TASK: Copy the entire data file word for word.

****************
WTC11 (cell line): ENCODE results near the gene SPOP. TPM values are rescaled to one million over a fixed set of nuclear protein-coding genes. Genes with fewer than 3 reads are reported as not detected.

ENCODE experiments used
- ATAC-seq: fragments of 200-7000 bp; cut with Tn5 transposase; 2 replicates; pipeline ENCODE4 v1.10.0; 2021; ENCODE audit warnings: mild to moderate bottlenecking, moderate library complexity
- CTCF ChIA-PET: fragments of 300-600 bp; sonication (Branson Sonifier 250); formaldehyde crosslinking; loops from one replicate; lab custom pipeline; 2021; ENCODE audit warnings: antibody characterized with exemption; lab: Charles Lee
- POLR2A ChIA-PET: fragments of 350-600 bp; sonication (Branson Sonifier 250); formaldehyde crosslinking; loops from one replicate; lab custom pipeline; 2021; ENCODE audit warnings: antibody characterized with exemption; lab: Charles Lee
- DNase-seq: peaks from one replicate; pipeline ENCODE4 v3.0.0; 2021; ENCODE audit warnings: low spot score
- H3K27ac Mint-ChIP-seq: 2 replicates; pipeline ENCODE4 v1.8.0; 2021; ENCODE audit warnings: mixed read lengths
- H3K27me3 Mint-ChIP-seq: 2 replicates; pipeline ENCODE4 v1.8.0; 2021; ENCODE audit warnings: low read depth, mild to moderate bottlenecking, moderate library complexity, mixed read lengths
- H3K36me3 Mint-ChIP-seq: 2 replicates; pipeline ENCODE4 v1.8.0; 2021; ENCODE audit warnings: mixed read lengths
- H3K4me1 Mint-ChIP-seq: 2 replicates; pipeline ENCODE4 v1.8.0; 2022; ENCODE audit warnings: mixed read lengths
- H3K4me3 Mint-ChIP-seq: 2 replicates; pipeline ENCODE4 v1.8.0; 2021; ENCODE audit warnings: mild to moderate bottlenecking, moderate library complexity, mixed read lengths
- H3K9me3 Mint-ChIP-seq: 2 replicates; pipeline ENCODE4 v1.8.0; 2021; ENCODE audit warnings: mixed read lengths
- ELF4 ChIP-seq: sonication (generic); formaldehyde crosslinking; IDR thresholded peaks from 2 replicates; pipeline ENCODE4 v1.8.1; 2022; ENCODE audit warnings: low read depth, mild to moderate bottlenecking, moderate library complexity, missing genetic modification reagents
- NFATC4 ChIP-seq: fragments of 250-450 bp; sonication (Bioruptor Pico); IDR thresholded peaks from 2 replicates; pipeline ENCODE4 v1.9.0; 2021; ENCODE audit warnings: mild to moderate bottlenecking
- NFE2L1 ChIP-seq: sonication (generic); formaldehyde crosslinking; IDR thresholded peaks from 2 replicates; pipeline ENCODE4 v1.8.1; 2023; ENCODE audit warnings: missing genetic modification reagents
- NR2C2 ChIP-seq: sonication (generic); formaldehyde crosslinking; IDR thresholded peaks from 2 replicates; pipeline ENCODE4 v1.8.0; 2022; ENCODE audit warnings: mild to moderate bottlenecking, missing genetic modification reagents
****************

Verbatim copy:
WTC11 (cell line): ENCODE results near the gene SPOP. TPM values are rescaled to one million over a fixed set of nuclear protein-coding genes. Genes with fewer than 3 reads are reported as not detected.

ENCODE experiments used
- ATAC-seq: fragments of 200-7000 bp; cut with Tn5 transposase; 2 replicates; pipeline ENCODE4 v1.10.0; 2021; ENCODE audit warnings: mild to moderate bottlenecking, moderate library complexity
- CTCF ChIA-PET: fragments of 300-600 bp; sonication (Branson Sonifier 250); formaldehyde crosslinking; loops from one replicate; lab custom pipeline; 2021; ENCODE audit warnings: antibody characterized with exemption; lab: Charles Lee
- POLR2A ChIA-PET: fragments of 350-600 bp; sonication (Branson Sonifier 250); formaldehyde crosslinking; loops from one replicate; lab custom pipeline; 2021; ENCODE audit warnings: antibody characterized with exemption; lab: Charles Lee
- DNase-seq: peaks from one replicate; pipeline ENCODE4 v3.0.0; 2021; ENCODE audit warnings: low spot score
- H3K27ac Mint-ChIP-seq: 2 replicates; pipeline ENCODE4 v1.8.0; 2021; ENCODE audit warnings: mixed read lengths
- H3K27me3 Mint-ChIP-seq: 2 replicates; pipeline ENCODE4 v1.8.0; 2021; ENCODE audit warnings: low read depth, mild to moderate bottlenecking, moderate library complexity, mixed read lengths
- H3K36me3 Mint-ChIP-seq: 2 replicates; pipeline ENCODE4 v1.8.0; 2021; ENCODE audit warnings: mixed read lengths
- H3K4me1 Mint-ChIP-seq: 2 replicates; pipeline ENCODE4 v1.8.0; 2022; ENCODE audit warnings: mixed read lengths
- H3K4me3 Mint-ChIP-seq: 2 replicates; pipeline ENCODE4 v1.8.0; 2021; ENCODE audit warnings: mild to moderate bottlenecking, moderate library complexity, mixed read lengths
- H3K9me3 Mint-ChIP-seq: 2 replicates; pipeline ENCODE4 v1.8.0; 2021; ENCODE audit warnings: mixed read lengths
- ELF4 ChIP-seq: sonication (generic); formaldehyde crosslinking; IDR thresholded peaks from 2 replicates; pipeline ENCODE4 v1.8.1; 2022; ENCODE audit warnings: low read depth, mild to moderate bottlenecking, moderate library complexity, missing genetic modification reagents
- NFATC4 ChIP-seq: fragments of 250-450 bp; sonication (Bioruptor Pico); IDR thresholded peaks from 2 replicates; pipeline ENCODE4 v1.9.0; 2021; ENCODE audit warnings: mild to moderate bottlenecking
- NFE2L1 ChIP-seq: sonication (generic); formaldehyde crosslinking; IDR thresholded peaks from 2 replicates; pipeline ENCODE4 v1.8.1; 2023; ENCODE audit warnings: missing genetic modification reagents
- NR2C2 ChIP-seq: sonication (generic); formaldehyde crosslinking; IDR thresholded peaks from 2 replicates; pipeline ENCODE4 v1.8.0; 2022; ENCODE audit warnings: mild to moderate bottlenecking, missing genetic modification reagents